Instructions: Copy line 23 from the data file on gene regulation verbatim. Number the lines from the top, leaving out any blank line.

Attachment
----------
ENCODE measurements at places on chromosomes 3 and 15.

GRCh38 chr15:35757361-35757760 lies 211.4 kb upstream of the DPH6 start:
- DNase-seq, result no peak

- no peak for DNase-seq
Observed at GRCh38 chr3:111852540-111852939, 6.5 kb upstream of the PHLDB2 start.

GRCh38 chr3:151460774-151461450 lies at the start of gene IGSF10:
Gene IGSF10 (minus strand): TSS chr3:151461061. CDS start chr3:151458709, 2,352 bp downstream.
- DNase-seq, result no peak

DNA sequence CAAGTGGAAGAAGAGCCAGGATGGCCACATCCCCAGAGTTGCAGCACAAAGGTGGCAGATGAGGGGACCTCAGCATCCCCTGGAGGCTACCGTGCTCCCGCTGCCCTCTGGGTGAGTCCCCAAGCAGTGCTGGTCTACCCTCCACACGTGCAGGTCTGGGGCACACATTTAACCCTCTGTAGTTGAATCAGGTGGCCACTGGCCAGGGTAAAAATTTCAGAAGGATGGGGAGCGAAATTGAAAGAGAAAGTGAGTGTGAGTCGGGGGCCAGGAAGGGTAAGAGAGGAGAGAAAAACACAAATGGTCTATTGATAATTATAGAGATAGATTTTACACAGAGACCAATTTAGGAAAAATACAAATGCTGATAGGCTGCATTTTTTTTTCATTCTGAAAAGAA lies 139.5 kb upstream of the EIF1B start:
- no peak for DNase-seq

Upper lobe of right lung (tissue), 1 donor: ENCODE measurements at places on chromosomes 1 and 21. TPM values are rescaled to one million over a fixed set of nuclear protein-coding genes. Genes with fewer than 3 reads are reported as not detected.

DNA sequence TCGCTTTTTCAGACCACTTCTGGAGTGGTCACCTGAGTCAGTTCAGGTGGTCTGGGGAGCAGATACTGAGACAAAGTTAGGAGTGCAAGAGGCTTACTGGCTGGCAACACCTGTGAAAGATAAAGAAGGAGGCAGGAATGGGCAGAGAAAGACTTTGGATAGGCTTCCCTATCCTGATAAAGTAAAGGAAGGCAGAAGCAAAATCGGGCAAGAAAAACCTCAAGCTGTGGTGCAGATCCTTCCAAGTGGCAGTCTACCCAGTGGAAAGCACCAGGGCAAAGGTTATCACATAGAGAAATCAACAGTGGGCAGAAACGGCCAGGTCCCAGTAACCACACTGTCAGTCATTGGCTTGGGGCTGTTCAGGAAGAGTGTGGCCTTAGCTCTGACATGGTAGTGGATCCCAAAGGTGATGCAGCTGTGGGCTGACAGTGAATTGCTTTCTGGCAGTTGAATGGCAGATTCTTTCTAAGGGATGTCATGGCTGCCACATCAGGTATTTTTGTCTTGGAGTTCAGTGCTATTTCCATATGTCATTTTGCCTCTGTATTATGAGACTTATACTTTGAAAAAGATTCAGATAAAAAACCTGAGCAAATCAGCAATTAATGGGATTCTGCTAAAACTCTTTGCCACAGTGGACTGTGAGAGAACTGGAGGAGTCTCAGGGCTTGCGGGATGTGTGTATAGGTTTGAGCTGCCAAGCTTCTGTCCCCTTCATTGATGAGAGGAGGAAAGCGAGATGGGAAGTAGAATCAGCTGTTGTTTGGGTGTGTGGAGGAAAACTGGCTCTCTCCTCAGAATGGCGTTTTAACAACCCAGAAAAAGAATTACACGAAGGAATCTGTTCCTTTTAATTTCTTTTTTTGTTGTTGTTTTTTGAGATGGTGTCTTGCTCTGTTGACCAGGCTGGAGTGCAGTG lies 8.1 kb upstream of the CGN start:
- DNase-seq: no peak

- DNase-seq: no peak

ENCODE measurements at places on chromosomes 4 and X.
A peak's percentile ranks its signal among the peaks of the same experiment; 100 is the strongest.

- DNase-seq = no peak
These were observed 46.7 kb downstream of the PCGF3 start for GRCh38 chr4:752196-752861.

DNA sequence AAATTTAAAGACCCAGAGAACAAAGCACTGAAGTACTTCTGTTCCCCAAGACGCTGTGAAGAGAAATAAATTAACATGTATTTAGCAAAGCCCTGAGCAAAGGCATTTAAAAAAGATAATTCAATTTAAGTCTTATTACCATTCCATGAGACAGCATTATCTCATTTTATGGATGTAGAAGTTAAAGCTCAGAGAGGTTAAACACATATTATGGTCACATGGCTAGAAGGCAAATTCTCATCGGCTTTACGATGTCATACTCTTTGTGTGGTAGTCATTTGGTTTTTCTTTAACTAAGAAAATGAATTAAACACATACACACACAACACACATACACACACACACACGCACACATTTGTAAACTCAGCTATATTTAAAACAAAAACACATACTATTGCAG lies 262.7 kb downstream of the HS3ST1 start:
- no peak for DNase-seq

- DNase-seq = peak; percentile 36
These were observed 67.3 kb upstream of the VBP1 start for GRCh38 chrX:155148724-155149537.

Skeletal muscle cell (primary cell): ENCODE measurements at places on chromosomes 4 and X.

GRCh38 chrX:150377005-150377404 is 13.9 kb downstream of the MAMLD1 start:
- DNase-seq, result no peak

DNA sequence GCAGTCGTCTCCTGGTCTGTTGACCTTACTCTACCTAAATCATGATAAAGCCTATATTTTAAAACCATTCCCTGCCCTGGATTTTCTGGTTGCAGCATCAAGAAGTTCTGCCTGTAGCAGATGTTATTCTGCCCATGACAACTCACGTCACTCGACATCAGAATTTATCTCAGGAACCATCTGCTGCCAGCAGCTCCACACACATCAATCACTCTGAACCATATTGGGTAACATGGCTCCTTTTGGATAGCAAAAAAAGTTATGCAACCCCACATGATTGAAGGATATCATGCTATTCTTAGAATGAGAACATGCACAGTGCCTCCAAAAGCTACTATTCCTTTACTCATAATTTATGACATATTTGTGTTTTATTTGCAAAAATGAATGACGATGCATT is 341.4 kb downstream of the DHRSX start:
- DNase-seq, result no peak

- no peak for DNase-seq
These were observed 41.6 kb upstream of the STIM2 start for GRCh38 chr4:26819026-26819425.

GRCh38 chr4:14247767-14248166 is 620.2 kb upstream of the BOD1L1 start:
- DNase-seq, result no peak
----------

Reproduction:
Skeletal muscle cell (primary cell): ENCODE measurements at places on chromosomes 4 and X.